UPDATE: 750+ SCIENTISTS HAVE SIGNED THE AIBS LETTER TO BOOST FUNDING FOR BIOLOGY AT NSF - As announced in our special alert last week (see www.aibs.org/supportnsf), the NSF Biological Sciences Directorate (BIO) received NONE of the $348 million added to the NSF budget by the Senate Appropriations Committee. BIO received a 3.4%increase while the other directorates get increases of between 12.3% and 20% in the Senate appropriations bill. The House appropriations committee does not act on the bill until mid-September, however, so community action could help improve the situation. Since our alert was issued on 8/12, more than 750 biologists from every state and US territory have signed the AIBS letter to Congress.

In the meantime, AIBS Public Policy staff have been in discussion with key congressional aides. In addition to the steps we suggested in the special alert , interested parties should request that their representatives contact the members of the VA-HUD subcommittee on appropriations (see www.aibs.org/supportnsf for list) and urge the appropriations subcommittee to provide a fair distribution of funds among the directorates. Because the House and Senate are operating under different budget resolutions this year, the House may not be able to grant as large of an increase to NSF as the Senate did. However, it is still important that the House appropriators hear from biologists so that BIO's increase will be more on par with other directorates. It is still helpful to work with your Senators, as well, since the bill has not passed the full Senate and will have to be conferenced with the House version of the bill later this fall. We will continue to provide updates on the situation in future AIBS policy updates.

BUREAU OF LAND MANAGEMENT RENEWS SCIENCE ADVISORY BOARD - On 23 July, the Bureau of Land Management the Department of the Interior bureau that manages 262 million acres of federal lands announced that it would renew its Science Advisory Board. The purpose of the Board is to advise and assist the Director of the Bureau of Land Management on issues pertaining to science and the application of scientific information in the management of public lands and their resources. The Board is comprised of up to nine members from among the following categories: Natural Resource Management, Energy and Minerals, Forestry and Rangeland Management, Biology, Ecology, and Social and Political Science. The terms of the five people currently appointed to this committee expire in mid-September. Therefore, it is expected that the bureau of land management will soon call for nominations for new committee members. if you are interested in serving on this committee, please contact Ellen Paul at epaul@aibs.org to be sure that relevant notices are sent to you.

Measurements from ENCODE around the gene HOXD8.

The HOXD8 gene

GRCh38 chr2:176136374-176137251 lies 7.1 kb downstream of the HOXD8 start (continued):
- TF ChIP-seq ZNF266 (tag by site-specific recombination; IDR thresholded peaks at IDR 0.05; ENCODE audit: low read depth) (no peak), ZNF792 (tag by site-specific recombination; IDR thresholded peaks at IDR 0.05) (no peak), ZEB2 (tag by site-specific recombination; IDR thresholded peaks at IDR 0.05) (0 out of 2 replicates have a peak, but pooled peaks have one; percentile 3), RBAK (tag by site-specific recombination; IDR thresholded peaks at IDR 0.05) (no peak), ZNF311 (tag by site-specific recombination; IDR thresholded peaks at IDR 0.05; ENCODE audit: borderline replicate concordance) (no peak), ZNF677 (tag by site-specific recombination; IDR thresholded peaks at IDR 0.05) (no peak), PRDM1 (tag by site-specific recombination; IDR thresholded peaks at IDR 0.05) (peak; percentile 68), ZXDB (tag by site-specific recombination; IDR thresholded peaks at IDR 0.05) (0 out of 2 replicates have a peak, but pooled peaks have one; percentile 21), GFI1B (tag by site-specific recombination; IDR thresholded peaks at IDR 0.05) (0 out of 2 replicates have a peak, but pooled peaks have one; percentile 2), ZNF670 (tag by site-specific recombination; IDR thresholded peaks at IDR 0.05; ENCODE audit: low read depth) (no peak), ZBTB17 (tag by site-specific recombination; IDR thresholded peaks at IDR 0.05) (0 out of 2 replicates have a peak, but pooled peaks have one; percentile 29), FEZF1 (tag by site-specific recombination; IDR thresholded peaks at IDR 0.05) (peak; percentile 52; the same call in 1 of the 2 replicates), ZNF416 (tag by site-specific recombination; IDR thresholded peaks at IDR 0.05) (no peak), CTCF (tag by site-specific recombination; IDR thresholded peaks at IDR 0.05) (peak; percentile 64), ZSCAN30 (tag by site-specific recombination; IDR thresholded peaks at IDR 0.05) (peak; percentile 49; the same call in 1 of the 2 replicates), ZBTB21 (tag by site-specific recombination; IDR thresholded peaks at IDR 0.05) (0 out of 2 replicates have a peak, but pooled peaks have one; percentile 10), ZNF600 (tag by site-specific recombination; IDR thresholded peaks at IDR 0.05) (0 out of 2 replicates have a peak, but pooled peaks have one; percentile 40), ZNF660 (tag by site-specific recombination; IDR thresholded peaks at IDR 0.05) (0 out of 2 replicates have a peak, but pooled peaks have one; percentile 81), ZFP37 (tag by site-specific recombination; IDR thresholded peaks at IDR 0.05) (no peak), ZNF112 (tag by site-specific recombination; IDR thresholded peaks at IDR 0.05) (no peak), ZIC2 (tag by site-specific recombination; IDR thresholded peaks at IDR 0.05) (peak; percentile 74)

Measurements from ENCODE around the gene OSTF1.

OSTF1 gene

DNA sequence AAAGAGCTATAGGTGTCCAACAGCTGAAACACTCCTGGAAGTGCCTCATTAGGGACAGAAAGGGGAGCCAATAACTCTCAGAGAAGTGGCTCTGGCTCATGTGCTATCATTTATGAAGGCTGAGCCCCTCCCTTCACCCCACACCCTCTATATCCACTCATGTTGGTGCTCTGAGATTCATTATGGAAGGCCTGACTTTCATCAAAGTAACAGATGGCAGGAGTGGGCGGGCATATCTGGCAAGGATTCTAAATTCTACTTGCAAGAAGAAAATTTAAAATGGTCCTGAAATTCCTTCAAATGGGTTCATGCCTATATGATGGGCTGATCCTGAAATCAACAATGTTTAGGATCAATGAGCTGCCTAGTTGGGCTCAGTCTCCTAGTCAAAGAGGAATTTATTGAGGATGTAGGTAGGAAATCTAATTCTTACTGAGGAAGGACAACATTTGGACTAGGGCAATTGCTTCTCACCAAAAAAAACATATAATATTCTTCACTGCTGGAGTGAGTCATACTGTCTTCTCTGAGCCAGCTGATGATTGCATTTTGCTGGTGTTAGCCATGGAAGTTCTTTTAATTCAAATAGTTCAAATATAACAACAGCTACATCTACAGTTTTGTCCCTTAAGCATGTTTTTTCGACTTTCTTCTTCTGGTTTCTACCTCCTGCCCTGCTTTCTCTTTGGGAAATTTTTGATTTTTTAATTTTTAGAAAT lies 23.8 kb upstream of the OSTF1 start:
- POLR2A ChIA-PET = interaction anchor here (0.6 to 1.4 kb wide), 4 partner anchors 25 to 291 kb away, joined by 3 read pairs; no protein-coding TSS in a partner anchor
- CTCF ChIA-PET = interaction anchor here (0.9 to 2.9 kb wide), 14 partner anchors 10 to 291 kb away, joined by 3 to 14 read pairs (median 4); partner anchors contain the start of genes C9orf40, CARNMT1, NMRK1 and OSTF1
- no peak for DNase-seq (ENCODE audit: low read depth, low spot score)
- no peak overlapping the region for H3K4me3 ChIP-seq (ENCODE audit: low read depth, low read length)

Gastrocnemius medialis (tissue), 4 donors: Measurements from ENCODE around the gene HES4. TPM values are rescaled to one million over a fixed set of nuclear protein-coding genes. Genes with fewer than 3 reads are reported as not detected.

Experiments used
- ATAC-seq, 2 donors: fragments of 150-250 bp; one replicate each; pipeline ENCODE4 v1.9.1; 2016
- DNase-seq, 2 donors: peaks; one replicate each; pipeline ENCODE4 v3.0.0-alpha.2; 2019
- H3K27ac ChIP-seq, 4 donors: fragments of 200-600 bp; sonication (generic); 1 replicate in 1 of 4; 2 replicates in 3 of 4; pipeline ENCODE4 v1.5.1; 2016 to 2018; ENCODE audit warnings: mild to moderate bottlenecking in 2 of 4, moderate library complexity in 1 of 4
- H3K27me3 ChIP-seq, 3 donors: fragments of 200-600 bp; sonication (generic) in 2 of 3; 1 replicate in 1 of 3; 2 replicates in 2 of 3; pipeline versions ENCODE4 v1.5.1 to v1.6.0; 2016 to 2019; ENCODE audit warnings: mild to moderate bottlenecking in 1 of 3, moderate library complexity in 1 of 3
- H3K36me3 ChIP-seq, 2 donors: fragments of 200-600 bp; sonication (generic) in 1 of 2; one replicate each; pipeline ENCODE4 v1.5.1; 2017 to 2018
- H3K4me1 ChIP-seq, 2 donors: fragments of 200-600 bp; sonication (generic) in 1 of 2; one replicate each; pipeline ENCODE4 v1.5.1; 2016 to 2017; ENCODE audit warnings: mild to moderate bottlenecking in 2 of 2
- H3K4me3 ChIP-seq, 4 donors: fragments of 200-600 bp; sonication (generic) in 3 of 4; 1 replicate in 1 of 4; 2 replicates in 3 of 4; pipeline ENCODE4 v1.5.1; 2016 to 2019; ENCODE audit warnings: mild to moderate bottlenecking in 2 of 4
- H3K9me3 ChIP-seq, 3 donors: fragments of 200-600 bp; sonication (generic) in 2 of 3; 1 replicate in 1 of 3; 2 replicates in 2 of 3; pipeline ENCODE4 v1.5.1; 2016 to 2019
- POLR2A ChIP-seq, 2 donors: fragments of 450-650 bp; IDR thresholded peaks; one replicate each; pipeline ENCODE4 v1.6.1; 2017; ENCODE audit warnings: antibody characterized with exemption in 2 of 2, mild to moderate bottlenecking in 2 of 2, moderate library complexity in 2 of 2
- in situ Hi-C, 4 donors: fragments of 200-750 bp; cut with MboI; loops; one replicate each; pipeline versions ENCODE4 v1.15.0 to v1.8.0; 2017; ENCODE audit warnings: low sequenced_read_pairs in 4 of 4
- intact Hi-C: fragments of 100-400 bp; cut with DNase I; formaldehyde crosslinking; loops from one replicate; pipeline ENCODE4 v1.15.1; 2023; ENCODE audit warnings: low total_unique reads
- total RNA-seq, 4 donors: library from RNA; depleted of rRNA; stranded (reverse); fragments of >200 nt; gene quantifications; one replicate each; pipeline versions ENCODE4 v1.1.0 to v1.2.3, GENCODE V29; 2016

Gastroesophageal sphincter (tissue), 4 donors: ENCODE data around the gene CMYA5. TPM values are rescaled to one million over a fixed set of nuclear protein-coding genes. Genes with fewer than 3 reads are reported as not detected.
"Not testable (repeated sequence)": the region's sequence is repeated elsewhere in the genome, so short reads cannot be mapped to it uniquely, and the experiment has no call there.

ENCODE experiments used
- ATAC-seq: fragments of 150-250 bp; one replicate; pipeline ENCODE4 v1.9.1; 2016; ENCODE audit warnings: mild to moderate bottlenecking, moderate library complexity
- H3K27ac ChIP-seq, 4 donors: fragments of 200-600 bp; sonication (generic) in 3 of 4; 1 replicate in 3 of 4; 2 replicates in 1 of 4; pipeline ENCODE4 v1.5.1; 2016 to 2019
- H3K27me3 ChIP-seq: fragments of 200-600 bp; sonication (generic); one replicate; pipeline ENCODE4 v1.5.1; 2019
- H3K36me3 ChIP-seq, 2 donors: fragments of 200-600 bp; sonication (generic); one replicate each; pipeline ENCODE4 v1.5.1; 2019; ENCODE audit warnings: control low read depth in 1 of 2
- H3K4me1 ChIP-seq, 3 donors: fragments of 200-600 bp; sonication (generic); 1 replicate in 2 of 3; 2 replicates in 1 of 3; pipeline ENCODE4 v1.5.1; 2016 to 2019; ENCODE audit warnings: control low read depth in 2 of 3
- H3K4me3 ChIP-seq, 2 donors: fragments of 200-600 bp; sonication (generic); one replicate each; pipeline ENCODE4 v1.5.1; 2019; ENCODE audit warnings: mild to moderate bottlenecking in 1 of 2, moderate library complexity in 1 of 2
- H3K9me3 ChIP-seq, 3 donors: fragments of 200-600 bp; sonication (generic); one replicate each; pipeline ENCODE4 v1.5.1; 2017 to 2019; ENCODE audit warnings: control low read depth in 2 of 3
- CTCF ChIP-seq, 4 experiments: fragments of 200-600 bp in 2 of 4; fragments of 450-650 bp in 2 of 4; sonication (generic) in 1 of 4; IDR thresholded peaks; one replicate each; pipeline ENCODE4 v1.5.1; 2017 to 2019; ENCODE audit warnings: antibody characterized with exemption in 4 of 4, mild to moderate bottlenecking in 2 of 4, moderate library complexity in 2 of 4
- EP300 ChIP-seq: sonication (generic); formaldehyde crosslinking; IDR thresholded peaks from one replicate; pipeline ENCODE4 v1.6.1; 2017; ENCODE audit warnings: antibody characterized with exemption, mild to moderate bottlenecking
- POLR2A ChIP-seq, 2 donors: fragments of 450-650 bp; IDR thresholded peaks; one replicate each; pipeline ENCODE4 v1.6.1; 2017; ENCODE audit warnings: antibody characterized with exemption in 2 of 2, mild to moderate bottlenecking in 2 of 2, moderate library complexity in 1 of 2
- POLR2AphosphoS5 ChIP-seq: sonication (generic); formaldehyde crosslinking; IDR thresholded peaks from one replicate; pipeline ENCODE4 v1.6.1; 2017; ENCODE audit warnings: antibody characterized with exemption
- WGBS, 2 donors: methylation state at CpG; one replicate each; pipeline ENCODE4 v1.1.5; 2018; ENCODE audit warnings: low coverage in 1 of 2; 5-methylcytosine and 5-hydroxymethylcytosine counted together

WHITE HOUSE OFFICE OF SCIENCE AND TECHNOLOGY POLICY PROPOSES FEDERAL ACTIONS TO UPDATE FIELD TEST REQUIREMENTS FOR BIOTECHNOLOGY-DERIVED PLANTS AND TO ESTABLISH EARLY FOOD SAFETY ASSESSMENTS FOR NEW PROTEINS PRODUCED BY SUCH PLANTS - On 2 August 2002, the White House Office of Science and Technology Policy (OSTP) published proposed actions to address regulatory issues associated with the development and use of biotechnology-derived crops. The proposed changes to existing regulations were developed by OSTP, working with the Departments of Agriculture (USDA) and Health and Human Services (HHS) and the Environmental Protection Agency (EPA).

Comments are requested by OSTP on the proposed changes. To be assured consideration comments must be postmarked no later than September 30, 2002. Comments on this notice should be sent to OSTP by e-mail at comments@ostp.eop.gov or by FAX at 202-456-6027.

These proposals are aimed at further reducing in commercial seed lots, bulk commodities, and processed food and feed the likelihood of the occurrence of intermittent, low levels of biotechnology-derived genes and gene products from crops under development for food or feed use until all appropriate safety standards have been met. These actions are part of the government's continuing protection of public health and the environment and efforts to enhance public confidence in the regulatory oversight of biotechnology-derived food crops and foods/feeds derived from such crops.